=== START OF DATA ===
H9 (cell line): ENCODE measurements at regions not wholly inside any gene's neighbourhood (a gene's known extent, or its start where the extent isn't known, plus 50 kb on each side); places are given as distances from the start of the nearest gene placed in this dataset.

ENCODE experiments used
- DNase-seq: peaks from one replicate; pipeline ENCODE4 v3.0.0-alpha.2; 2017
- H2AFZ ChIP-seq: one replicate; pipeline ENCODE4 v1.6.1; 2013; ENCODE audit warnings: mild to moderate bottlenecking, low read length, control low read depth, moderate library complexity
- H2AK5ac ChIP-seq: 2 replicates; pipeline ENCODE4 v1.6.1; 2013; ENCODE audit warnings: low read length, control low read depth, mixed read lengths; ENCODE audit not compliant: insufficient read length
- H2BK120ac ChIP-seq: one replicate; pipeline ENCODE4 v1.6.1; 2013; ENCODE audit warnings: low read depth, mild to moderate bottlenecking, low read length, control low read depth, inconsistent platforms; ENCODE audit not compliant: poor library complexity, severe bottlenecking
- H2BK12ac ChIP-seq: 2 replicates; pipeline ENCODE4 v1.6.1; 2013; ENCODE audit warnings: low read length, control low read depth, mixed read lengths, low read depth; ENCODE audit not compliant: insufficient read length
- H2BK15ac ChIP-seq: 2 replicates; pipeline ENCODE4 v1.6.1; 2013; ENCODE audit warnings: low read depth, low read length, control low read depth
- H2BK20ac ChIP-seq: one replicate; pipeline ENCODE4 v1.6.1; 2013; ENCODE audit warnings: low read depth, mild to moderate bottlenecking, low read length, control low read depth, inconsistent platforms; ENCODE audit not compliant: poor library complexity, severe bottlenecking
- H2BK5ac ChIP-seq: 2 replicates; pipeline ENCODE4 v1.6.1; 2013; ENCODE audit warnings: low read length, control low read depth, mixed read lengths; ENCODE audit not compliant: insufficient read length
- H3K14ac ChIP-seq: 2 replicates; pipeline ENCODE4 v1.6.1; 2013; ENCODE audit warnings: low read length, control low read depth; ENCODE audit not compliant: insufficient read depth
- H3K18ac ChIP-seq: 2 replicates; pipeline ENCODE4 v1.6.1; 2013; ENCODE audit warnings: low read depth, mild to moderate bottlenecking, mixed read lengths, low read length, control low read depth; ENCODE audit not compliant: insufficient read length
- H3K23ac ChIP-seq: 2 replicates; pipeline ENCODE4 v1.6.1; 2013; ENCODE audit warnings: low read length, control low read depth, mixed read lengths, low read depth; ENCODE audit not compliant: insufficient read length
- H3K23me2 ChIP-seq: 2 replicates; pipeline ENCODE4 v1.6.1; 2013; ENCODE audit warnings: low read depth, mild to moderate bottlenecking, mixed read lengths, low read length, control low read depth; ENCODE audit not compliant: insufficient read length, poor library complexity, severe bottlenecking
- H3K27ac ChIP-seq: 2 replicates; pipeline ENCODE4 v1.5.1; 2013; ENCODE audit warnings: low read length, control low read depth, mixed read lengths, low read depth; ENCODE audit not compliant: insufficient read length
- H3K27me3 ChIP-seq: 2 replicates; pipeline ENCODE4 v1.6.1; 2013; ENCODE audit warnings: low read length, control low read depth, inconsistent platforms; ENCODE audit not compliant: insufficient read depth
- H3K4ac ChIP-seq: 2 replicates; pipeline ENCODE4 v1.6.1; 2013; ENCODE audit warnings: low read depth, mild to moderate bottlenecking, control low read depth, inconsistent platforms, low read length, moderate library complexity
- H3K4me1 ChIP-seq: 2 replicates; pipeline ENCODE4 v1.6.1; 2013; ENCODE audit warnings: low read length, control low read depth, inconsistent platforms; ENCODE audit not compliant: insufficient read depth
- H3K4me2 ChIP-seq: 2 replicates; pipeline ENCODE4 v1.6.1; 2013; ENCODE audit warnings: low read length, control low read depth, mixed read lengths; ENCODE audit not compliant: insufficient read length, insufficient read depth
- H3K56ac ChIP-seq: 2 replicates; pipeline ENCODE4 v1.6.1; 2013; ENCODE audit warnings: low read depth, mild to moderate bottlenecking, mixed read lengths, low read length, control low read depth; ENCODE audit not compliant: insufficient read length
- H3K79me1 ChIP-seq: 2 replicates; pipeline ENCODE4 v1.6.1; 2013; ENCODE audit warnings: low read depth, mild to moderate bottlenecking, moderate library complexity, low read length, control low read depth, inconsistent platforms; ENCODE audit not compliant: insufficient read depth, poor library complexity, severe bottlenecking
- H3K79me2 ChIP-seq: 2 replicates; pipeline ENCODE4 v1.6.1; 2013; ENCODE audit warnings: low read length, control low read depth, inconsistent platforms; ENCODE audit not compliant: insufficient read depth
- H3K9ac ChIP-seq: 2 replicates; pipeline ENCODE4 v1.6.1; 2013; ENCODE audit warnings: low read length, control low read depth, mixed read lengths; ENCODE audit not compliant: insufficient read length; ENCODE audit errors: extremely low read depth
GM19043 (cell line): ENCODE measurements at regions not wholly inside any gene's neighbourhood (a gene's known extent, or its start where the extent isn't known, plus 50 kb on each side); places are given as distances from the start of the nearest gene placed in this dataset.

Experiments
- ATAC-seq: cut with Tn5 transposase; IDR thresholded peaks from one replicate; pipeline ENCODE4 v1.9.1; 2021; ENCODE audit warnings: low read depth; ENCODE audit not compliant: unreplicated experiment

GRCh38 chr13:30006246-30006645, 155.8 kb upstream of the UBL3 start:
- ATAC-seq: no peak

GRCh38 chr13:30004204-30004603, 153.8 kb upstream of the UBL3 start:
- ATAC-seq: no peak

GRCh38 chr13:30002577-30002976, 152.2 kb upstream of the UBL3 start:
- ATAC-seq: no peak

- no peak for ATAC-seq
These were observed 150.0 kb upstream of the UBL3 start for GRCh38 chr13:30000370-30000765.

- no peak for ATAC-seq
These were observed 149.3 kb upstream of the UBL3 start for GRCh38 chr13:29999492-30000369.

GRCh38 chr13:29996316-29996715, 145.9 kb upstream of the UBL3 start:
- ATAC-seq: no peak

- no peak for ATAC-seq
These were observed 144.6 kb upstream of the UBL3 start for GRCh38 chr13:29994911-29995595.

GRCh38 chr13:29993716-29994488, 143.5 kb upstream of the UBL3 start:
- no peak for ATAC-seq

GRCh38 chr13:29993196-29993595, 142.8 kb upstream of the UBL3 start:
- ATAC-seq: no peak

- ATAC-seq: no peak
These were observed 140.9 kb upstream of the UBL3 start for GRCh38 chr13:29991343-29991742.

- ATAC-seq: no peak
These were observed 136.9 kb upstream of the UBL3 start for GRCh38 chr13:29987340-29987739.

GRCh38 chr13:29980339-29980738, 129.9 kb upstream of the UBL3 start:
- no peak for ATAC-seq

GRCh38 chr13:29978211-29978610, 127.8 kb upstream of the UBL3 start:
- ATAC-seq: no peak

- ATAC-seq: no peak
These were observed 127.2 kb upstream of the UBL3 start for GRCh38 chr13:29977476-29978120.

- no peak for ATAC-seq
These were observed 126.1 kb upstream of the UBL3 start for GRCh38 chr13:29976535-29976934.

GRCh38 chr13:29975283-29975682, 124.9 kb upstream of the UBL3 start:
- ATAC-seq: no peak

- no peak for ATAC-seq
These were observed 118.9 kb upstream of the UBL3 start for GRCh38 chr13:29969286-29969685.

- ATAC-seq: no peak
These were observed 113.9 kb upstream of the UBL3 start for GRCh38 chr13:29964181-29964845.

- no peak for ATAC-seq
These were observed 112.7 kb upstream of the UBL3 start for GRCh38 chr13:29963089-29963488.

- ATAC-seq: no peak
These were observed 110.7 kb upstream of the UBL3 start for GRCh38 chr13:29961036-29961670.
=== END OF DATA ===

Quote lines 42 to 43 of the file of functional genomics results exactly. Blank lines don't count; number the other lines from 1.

- no peak for ATAC-seq

GRCh38 chr13:29993196-29993595, 142.8 kb upstream of the UBL3 start: